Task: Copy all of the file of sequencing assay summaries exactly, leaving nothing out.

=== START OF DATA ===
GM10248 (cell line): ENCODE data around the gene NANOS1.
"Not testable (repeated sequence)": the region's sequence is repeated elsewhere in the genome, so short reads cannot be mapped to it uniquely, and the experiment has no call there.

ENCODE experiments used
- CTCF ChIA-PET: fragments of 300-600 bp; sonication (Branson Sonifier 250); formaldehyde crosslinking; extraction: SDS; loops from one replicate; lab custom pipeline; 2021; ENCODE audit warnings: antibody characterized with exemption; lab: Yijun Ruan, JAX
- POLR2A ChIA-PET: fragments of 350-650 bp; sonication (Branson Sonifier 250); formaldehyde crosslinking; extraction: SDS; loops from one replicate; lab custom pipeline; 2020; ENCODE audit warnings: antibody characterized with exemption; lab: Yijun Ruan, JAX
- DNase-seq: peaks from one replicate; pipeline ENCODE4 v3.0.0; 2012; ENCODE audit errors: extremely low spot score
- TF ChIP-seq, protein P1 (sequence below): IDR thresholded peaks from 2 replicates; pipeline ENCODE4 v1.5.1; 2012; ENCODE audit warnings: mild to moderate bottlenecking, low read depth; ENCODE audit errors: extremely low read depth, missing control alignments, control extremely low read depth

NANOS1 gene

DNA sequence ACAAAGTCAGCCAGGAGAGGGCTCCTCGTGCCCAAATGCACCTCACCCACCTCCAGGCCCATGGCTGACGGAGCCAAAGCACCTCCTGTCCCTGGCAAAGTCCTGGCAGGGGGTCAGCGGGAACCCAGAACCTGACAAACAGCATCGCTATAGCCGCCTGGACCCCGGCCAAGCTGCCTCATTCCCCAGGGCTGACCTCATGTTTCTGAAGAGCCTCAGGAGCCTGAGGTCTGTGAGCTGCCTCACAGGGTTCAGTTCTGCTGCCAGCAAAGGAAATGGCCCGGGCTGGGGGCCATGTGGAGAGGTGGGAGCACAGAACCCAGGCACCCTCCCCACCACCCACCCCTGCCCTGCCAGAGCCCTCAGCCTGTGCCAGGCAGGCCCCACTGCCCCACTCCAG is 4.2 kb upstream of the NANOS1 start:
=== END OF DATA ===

GM10248 (cell line): ENCODE data around the gene NANOS1.
"Not testable (repeated sequence)": the region's sequence is repeated elsewhere in the genome, so short reads cannot be mapped to it uniquely, and the experiment has no call there.

ENCODE experiments used
- CTCF ChIA-PET: fragments of 300-600 bp; sonication (Branson Sonifier 250); formaldehyde crosslinking; extraction: SDS; loops from one replicate; lab custom pipeline; 2021; ENCODE audit warnings: antibody characterized with exemption; lab: Yijun Ruan, JAX
- POLR2A ChIA-PET: fragments of 350-650 bp; sonication (Branson Sonifier 250); formaldehyde crosslinking; extraction: SDS; loops from one replicate; lab custom pipeline; 2020; ENCODE audit warnings: antibody characterized with exemption; lab: Yijun Ruan, JAX
- DNase-seq: peaks from one replicate; pipeline ENCODE4 v3.0.0; 2012; ENCODE audit errors: extremely low spot score
- TF ChIP-seq, protein P1 (sequence below): IDR thresholded peaks from 2 replicates; pipeline ENCODE4 v1.5.1; 2012; ENCODE audit warnings: mild to moderate bottlenecking, low read depth; ENCODE audit errors: extremely low read depth, missing control alignments, control extremely low read depth

NANOS1 gene

DNA sequence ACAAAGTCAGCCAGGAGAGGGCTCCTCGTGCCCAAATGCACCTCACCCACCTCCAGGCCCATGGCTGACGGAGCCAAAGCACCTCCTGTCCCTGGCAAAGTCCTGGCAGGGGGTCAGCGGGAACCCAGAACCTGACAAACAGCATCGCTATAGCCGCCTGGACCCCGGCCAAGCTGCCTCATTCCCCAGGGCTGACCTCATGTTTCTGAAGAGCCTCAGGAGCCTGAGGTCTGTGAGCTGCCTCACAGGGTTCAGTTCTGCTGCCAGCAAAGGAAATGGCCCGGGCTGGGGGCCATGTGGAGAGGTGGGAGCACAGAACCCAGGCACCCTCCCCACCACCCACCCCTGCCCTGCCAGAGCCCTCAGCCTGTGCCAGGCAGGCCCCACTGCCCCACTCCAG is 4.2 kb upstream of the NANOS1 start: